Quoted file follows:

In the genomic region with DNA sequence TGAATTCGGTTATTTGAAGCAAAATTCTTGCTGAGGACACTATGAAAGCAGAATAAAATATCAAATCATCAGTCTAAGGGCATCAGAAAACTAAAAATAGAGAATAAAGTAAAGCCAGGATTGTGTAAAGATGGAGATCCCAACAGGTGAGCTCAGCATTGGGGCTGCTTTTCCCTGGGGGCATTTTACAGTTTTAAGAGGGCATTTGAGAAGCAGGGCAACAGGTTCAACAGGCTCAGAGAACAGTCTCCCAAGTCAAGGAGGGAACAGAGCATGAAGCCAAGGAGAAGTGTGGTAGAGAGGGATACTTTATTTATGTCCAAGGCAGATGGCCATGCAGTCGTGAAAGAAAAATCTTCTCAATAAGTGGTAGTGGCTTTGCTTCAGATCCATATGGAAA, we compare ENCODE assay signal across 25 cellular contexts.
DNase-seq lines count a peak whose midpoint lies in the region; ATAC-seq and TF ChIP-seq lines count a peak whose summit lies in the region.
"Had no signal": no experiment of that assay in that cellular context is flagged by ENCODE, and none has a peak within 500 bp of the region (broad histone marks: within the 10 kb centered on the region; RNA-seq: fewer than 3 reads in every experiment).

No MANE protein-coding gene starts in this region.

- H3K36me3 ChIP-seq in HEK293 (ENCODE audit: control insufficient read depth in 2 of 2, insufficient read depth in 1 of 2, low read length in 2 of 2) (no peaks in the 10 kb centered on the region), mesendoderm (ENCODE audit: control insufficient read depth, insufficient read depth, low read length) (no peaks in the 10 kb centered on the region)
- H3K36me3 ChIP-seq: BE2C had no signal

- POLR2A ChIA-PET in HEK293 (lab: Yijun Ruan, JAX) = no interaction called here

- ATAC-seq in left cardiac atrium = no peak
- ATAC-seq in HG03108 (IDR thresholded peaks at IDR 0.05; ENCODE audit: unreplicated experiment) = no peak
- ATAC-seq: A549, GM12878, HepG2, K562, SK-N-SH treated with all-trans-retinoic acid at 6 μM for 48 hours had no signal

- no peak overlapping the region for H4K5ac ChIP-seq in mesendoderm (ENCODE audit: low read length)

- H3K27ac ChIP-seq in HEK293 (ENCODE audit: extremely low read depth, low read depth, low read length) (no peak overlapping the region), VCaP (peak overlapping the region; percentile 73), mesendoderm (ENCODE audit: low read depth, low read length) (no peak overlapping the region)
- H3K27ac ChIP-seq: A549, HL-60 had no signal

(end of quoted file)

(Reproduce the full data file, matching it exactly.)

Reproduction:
In the genomic region with DNA sequence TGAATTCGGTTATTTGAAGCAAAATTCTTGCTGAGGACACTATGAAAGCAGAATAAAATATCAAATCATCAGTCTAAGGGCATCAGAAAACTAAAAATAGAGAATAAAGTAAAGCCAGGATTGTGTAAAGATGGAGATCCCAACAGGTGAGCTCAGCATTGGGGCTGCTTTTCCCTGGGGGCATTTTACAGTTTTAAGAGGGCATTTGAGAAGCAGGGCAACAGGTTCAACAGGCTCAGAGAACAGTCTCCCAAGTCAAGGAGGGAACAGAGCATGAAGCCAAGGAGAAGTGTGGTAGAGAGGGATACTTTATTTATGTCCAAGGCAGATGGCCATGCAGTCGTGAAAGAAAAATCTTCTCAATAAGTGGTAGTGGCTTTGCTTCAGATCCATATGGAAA, we compare ENCODE assay signal across 25 cellular contexts.
DNase-seq lines count a peak whose midpoint lies in the region; ATAC-seq and TF ChIP-seq lines count a peak whose summit lies in the region.
"Had no signal": no experiment of that assay in that cellular context is flagged by ENCODE, and none has a peak within 500 bp of the region (broad histone marks: within the 10 kb centered on the region; RNA-seq: fewer than 3 reads in every experiment).

No MANE protein-coding gene starts in this region.

- H3K36me3 ChIP-seq in HEK293 (ENCODE audit: control insufficient read depth in 2 of 2, insufficient read depth in 1 of 2, low read length in 2 of 2) (no peaks in the 10 kb centered on the region), mesendoderm (ENCODE audit: control insufficient read depth, insufficient read depth, low read length) (no peaks in the 10 kb centered on the region)
- H3K36me3 ChIP-seq: BE2C had no signal

- POLR2A ChIA-PET in HEK293 (lab: Yijun Ruan, JAX) = no interaction called here

- ATAC-seq in left cardiac atrium = no peak
- ATAC-seq in HG03108 (IDR thresholded peaks at IDR 0.05; ENCODE audit: unreplicated experiment) = no peak
- ATAC-seq: A549, GM12878, HepG2, K562, SK-N-SH treated with all-trans-retinoic acid at 6 μM for 48 hours had no signal

- no peak overlapping the region for H4K5ac ChIP-seq in mesendoderm (ENCODE audit: low read length)

- H3K27ac ChIP-seq in HEK293 (ENCODE audit: extremely low read depth, low read depth, low read length) (no peak overlapping the region), VCaP (peak overlapping the region; percentile 73), mesendoderm (ENCODE audit: low read depth, low read length) (no peak overlapping the region)
- H3K27ac ChIP-seq: A549, HL-60 had no signal